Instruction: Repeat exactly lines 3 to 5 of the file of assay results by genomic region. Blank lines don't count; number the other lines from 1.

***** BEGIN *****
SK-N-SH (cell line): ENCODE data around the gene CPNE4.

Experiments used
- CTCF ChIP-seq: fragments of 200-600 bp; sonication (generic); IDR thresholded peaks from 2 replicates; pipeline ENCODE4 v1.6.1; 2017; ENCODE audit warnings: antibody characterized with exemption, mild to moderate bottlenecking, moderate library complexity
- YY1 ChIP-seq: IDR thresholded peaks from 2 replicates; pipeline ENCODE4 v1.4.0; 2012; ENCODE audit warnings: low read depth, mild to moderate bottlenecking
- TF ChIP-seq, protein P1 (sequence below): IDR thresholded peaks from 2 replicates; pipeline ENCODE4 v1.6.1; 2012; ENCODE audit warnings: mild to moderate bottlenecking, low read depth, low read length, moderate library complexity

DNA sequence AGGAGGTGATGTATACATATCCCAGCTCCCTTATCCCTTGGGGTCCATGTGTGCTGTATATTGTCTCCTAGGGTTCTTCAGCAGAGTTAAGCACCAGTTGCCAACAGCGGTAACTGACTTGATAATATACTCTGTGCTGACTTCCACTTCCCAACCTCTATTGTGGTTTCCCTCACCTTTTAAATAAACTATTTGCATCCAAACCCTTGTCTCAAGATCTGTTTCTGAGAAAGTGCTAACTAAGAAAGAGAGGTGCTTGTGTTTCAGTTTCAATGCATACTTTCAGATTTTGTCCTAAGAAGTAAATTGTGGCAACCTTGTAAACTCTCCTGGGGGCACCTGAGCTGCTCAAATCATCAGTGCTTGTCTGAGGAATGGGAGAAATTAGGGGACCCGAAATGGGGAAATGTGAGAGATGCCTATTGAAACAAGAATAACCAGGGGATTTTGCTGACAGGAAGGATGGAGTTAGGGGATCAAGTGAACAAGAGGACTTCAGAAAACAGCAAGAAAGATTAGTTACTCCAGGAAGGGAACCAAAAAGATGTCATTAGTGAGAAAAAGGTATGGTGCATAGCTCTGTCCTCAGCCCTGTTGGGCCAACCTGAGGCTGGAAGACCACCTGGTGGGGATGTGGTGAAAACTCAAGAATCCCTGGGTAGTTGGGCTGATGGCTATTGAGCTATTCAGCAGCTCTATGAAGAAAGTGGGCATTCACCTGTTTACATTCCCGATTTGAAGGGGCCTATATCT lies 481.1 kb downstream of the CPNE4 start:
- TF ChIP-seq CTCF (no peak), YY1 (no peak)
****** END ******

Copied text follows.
- CTCF ChIP-seq: fragments of 200-600 bp; sonication (generic); IDR thresholded peaks from 2 replicates; pipeline ENCODE4 v1.6.1; 2017; ENCODE audit warnings: antibody characterized with exemption, mild to moderate bottlenecking, moderate library complexity
- YY1 ChIP-seq: IDR thresholded peaks from 2 replicates; pipeline ENCODE4 v1.4.0; 2012; ENCODE audit warnings: low read depth, mild to moderate bottlenecking
- TF ChIP-seq, protein P1 (sequence below): IDR thresholded peaks from 2 replicates; pipeline ENCODE4 v1.6.1; 2012; ENCODE audit warnings: mild to moderate bottlenecking, low read depth, low read length, moderate library complexity